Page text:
Crowds wear me out. As do conventions and even large meetings. At first, I thought I was an introvert but that didn’t always make sense because I like people and I like conventions. But they tired me out and so I searched for coping strategies. How could I even enjoy myself, let alone talk to anyone, especially agents and publishers, if I wasn’t on my game?
I embarked on a journey to find the perfect wardrobe- inside and out. Outside was easy – some interesting jewelry, clothes with a unique flare. Inside I needed to know if I was an introvert trying to maneuver in an extrovert world. Despite doing the research and planning for events, I found I still wore out easily and I began to suspect that it may not be about whether I was an introvert or an extrovert. How could it be? I’ve spoken in front of hundreds of people, given workshops and have been a guest speaker only to now find myself dreading crowds. I was getting tired everywhere, all the time – at meetings, critique groups, writing retreats and workshops. What was going on?
Chronic Fatigue Syndrome (CFS) – that was the diagnosis. It crept slowly into my life stretching like a shadow on a lazy summer day, creeping until it melded with the dusk. It eroded my energy, my confidence and my ability to fully participate in events and conferences. Worse yet, it decreased my productivity because I tired easily. My greatest fear now wasn’t what color I should wear, it was about whether I’d have enough energy to maintain a productive and fulfilling writing life.
There is no known cause and there is no cure. One of the current theories is that the mitochondria (our cells’ power plants) aren’t functioning optimally. I’ve learned coping strategies to manage the symptoms and to reduce ‘flare ups’. Writing goals have been adjusted and are being met. I’ve learned to limit activities and to be more strategic about interactions. I’m managing it so it doesn’t manage me. It’s not perfect and I do suffer from over-exertion but I sometimes choose to do things knowing there will be consequences.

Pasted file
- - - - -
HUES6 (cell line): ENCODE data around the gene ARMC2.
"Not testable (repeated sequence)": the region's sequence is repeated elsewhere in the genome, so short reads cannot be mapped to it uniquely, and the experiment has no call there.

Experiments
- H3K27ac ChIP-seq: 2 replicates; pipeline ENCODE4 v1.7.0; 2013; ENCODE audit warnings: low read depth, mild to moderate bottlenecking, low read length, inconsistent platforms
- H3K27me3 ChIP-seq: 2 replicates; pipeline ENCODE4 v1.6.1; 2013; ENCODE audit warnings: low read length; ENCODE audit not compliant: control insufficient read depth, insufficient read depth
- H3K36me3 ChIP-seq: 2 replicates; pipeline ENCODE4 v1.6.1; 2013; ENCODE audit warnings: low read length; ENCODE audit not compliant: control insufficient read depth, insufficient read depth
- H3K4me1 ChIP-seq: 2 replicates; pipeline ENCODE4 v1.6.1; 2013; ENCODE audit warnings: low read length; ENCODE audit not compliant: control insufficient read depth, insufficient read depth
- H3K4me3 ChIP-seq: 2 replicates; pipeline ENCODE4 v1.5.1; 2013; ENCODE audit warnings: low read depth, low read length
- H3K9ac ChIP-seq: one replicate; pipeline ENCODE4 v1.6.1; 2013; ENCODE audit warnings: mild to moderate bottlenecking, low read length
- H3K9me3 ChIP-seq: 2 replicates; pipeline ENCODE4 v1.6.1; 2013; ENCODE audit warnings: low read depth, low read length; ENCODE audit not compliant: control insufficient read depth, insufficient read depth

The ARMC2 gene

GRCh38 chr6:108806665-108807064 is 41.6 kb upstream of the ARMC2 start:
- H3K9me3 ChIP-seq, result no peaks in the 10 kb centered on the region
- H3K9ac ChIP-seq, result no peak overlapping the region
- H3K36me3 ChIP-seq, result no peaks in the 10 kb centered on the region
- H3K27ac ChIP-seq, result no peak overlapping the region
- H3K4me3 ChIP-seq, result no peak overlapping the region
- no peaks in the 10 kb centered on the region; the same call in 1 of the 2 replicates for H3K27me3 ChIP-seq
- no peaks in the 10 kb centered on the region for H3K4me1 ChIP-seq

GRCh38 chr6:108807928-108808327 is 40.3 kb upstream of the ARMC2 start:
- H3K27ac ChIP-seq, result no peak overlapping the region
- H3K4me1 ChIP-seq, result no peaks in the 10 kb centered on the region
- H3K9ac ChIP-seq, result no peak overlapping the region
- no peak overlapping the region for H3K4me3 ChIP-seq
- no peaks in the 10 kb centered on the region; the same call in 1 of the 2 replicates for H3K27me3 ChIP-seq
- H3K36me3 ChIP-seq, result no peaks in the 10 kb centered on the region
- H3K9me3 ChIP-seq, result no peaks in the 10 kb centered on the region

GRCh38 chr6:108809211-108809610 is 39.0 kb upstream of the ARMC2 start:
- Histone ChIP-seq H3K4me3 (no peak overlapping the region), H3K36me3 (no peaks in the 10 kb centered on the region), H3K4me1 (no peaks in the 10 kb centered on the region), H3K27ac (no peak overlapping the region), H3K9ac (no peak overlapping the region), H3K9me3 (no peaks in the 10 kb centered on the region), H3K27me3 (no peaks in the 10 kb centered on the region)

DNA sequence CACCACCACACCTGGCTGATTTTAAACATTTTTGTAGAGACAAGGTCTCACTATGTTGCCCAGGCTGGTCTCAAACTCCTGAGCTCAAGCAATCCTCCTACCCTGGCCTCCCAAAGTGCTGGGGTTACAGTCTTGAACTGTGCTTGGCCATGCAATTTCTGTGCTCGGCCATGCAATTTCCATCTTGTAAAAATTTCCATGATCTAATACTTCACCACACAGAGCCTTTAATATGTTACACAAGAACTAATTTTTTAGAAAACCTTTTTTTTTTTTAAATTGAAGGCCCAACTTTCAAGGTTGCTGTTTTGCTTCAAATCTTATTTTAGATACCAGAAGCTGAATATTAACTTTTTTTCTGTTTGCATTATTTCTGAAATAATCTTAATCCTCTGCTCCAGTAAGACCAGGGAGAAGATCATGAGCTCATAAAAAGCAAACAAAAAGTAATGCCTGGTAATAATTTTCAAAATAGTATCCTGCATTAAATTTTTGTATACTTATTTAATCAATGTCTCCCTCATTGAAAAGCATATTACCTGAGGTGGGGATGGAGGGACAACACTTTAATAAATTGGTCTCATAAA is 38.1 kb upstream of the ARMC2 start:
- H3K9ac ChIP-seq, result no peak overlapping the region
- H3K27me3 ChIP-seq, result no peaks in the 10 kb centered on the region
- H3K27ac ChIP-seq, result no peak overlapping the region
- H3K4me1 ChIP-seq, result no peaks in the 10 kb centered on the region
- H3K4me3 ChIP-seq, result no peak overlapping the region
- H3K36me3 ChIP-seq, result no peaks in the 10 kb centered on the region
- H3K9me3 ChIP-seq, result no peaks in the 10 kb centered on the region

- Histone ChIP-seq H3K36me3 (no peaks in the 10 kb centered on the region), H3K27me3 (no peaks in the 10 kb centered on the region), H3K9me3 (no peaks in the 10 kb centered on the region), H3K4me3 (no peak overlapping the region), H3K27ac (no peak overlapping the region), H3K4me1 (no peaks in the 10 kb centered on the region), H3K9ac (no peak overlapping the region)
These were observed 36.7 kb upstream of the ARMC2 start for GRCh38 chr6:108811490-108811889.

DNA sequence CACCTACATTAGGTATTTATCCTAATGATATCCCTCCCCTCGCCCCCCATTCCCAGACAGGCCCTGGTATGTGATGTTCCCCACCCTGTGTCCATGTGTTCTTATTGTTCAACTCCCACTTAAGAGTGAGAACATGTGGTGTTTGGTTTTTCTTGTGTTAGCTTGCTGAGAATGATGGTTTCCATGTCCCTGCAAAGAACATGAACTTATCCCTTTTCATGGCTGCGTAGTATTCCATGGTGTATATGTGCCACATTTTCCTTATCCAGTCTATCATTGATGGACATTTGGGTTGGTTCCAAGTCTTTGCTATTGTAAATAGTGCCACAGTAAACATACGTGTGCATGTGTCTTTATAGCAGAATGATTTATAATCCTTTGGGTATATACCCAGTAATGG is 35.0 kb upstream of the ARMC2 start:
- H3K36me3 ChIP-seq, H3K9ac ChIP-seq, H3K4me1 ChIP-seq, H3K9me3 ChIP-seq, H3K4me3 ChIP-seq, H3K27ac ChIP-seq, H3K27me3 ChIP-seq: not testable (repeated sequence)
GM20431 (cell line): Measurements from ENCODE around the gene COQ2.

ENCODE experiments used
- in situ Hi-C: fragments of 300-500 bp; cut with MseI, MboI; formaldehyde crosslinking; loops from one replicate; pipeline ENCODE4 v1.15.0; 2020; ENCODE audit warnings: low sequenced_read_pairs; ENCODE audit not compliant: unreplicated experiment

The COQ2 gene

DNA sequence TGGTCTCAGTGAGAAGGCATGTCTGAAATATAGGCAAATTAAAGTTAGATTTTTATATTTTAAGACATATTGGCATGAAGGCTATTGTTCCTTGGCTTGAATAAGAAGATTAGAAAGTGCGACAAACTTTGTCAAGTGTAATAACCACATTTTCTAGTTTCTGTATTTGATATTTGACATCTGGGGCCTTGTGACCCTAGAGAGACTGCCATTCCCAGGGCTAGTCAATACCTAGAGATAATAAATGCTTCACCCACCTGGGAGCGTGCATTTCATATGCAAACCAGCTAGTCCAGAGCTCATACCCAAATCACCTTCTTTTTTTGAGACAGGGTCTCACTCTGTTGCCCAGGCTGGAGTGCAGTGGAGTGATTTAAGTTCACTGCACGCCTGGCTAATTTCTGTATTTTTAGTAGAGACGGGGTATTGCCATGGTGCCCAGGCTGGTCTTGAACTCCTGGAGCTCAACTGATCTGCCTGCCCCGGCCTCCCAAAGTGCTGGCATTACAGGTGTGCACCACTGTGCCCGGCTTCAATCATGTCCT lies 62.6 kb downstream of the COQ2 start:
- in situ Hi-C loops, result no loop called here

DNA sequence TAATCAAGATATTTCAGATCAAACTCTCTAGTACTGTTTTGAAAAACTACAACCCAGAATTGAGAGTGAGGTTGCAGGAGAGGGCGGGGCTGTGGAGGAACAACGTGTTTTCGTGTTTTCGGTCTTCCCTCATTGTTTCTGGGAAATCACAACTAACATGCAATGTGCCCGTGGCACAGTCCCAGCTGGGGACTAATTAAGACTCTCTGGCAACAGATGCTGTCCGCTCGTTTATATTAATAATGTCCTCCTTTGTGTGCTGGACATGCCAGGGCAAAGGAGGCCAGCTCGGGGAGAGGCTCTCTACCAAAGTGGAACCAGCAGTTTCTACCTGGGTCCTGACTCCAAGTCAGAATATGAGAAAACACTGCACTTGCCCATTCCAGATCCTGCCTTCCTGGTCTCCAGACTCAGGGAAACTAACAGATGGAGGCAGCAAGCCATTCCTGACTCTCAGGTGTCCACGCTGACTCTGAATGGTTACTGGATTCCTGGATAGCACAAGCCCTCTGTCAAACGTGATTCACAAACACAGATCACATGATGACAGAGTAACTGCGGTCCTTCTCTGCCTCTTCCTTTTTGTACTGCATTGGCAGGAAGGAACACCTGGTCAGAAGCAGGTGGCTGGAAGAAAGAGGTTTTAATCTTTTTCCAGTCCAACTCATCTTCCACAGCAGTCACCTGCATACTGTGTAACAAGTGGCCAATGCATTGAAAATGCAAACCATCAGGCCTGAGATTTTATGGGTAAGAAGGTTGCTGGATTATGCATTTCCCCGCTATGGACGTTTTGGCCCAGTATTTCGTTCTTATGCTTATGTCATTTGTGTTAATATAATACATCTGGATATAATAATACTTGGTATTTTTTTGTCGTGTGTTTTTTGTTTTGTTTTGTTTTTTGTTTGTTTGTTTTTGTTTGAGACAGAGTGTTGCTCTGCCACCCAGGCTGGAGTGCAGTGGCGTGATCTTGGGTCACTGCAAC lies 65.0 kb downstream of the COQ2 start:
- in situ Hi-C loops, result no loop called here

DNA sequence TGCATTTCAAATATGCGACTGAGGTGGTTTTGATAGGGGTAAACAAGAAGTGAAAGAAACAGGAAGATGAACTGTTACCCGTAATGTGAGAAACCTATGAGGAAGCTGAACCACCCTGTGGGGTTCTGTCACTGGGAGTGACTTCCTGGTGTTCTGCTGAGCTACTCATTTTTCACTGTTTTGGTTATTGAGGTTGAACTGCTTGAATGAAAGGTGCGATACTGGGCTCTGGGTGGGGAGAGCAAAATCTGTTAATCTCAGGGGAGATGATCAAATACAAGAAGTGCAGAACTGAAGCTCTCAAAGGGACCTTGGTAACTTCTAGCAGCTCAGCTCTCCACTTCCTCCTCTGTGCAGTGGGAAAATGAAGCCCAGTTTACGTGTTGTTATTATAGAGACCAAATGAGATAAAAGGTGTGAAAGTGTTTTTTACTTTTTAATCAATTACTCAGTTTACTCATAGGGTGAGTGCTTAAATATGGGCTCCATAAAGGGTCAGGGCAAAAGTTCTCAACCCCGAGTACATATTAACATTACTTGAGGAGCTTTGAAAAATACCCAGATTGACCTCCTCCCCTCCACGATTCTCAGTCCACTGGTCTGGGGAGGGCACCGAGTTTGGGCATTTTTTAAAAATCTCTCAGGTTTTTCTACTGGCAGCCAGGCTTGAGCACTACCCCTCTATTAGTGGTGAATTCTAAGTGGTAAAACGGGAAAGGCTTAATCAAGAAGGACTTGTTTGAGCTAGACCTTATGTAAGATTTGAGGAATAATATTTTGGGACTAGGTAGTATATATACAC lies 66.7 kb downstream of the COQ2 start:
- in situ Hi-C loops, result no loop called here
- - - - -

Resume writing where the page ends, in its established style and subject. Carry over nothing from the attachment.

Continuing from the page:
When it comes to my writing life now, to being at conferences or at workshops, I know what I need to do to function. Part of it is understanding that over stimulation is tiring, that there is only so much I can do and participate in and then I must rest. It’s manageable and if I’m careful with my energy, I can be as productive and outgoing as I want to be. As for what color to wear? It really doesn’t matter anymore. I know my limitations and whether I wear brighter colors or quieter ones, my confidence is back because I’m in control and I can pick my moments.
My apologies to fellow CFS sufferers because I don’t mean to minimize the effects of CFS or to imply that there’s a simple solution. This blog isn’t about coping strategies, management and symptoms. It’s about letting people know that sometimes when you feel like life is overwhelming and that you don’t have enough energy to do the things you want to or to even enjoy them, sometimes it’s important to step back and take stock. Ask those questions about physical and mental health, consider if you’re taking on too much, examine expectations – take charge so you can choose the colors you want to wear on any day so you can achieve your goals in your writing life.